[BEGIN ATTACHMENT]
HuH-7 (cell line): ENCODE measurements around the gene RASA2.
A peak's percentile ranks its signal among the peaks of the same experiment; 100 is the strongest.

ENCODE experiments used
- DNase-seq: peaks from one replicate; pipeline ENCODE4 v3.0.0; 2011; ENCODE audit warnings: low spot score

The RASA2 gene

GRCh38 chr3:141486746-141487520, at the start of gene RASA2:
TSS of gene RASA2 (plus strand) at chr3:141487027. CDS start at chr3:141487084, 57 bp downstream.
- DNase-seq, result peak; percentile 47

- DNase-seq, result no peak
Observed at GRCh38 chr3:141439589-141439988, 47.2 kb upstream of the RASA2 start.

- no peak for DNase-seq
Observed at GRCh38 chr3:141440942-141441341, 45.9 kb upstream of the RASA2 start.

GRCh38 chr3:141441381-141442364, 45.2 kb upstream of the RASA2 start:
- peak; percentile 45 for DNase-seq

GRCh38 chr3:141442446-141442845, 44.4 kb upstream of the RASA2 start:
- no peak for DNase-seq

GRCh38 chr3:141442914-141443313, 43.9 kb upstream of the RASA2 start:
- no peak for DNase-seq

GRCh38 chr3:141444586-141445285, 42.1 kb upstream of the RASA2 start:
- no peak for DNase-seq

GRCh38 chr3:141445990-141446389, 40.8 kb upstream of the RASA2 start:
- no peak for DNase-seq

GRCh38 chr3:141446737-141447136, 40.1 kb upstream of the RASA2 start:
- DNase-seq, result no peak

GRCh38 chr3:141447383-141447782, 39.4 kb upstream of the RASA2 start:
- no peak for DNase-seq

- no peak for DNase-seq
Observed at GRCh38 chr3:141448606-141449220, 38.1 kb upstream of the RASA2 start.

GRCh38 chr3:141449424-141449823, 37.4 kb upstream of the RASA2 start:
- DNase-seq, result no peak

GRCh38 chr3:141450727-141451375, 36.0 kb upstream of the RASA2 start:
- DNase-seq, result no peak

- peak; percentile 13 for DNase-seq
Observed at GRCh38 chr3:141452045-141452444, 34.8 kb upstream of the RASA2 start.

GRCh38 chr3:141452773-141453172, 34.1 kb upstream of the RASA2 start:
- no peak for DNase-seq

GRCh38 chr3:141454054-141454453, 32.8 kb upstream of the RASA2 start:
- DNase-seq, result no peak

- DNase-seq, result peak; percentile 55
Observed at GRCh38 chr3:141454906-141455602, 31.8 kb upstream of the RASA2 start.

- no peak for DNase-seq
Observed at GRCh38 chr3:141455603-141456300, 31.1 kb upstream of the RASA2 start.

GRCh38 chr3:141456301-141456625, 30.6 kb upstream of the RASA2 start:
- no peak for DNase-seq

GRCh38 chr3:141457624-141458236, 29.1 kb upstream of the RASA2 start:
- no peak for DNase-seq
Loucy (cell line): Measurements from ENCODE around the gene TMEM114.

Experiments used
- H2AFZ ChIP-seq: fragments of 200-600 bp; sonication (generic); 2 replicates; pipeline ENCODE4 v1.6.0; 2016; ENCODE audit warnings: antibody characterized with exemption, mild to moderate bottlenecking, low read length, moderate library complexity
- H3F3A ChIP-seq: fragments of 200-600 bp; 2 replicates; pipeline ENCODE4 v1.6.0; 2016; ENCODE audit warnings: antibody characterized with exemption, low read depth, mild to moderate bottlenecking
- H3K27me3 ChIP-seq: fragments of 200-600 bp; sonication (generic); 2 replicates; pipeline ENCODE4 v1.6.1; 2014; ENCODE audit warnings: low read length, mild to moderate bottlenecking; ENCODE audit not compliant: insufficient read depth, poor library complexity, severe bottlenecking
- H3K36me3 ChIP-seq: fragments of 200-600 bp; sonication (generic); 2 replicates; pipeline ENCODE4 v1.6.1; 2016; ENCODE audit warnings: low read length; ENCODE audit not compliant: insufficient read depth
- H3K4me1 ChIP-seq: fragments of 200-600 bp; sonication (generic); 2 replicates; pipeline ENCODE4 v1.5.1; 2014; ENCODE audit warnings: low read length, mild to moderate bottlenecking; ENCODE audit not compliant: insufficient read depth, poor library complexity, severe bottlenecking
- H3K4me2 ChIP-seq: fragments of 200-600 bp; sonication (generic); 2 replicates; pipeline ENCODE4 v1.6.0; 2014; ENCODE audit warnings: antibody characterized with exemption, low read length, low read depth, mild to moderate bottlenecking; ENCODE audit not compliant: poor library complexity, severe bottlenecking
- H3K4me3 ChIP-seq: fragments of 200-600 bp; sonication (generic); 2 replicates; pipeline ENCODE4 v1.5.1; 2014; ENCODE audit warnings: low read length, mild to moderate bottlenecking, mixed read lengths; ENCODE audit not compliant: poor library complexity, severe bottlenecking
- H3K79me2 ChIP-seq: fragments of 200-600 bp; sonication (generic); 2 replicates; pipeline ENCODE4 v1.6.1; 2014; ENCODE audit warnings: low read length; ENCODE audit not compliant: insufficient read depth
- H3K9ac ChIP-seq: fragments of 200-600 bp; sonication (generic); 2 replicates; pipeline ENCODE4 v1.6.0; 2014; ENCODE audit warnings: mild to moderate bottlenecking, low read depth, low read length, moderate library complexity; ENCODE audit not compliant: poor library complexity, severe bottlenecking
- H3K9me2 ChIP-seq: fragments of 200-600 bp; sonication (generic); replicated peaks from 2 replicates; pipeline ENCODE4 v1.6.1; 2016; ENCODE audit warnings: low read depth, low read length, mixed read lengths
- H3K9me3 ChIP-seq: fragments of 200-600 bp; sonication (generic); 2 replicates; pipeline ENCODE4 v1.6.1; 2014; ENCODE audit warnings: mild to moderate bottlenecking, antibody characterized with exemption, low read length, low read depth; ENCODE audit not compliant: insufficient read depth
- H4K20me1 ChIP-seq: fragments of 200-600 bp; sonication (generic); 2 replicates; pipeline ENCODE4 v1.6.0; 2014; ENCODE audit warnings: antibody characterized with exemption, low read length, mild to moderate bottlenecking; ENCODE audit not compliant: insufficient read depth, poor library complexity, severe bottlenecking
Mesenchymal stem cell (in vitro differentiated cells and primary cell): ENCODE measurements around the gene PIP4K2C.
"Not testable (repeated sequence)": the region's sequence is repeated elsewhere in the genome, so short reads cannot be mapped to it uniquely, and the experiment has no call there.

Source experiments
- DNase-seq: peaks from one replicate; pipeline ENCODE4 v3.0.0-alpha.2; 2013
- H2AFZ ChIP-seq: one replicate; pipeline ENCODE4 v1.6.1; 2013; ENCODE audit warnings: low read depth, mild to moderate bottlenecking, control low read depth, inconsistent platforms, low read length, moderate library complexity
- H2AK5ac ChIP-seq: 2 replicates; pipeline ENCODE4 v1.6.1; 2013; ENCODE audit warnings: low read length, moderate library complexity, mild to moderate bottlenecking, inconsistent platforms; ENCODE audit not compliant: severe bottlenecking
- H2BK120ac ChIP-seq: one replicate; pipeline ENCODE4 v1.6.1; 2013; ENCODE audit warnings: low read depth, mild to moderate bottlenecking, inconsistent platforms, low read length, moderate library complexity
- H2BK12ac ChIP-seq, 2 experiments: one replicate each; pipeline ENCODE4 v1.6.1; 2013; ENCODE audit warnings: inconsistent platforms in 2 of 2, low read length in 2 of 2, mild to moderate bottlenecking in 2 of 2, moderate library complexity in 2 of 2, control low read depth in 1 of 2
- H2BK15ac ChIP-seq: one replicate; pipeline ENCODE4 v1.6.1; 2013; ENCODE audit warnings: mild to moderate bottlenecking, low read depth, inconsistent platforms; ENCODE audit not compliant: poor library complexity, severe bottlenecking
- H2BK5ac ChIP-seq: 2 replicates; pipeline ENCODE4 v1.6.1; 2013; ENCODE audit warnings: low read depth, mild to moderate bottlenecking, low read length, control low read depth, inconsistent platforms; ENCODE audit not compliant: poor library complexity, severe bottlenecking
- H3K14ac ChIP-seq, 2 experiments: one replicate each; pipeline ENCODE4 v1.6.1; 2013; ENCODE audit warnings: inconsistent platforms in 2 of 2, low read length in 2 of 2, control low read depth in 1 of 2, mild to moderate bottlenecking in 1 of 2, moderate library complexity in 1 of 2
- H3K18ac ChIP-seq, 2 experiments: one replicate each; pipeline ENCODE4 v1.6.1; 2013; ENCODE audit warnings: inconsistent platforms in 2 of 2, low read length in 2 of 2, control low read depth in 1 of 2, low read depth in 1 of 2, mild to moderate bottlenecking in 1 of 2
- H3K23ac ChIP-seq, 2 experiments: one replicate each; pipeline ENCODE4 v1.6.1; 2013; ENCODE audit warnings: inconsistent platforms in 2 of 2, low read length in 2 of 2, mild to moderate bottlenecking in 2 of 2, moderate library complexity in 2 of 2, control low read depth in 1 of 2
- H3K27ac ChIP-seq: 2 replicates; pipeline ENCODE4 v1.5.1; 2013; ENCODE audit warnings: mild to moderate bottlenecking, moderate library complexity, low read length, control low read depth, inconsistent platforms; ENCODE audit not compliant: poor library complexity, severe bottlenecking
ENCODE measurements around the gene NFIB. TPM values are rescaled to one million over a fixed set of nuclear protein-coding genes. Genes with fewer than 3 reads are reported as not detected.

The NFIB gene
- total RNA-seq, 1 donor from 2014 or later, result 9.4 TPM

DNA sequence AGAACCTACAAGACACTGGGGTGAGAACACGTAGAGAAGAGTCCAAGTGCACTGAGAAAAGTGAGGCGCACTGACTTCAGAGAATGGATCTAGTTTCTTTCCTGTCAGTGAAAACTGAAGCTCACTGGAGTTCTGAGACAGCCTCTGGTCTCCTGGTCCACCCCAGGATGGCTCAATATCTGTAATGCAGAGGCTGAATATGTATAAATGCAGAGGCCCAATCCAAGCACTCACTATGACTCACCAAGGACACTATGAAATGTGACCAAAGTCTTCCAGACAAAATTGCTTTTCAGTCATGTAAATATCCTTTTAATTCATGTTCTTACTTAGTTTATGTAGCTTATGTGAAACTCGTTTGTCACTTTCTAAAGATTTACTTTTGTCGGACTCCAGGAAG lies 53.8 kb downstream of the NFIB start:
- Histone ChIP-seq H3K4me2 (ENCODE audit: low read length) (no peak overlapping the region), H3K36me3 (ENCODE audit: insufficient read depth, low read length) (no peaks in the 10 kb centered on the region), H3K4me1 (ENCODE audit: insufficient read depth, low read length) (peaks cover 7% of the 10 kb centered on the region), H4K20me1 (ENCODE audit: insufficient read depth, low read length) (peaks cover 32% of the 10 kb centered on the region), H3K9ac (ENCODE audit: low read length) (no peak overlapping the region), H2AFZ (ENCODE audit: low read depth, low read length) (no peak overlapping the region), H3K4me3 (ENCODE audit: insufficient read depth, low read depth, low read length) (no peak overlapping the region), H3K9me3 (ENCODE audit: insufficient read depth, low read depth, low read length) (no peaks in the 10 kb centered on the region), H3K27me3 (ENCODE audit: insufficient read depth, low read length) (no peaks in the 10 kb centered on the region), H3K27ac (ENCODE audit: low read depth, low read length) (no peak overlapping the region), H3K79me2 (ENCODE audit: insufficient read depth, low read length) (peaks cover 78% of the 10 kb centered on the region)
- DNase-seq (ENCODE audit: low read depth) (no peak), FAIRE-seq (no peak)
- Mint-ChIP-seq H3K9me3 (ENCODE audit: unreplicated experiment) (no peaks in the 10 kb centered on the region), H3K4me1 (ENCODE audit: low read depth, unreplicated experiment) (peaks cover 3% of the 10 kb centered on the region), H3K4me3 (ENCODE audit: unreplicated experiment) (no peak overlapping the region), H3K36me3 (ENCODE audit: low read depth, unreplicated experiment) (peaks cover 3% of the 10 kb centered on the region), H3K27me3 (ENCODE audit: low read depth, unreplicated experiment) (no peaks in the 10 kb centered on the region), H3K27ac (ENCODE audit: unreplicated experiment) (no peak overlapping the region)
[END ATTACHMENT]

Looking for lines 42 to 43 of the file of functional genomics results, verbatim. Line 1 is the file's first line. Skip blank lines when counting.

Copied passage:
Observed at GRCh38 chr3:141455603-141456300, 31.1 kb upstream of the RASA2 start.

GRCh38 chr3:141456301-141456625, 30.6 kb upstream of the RASA2 start: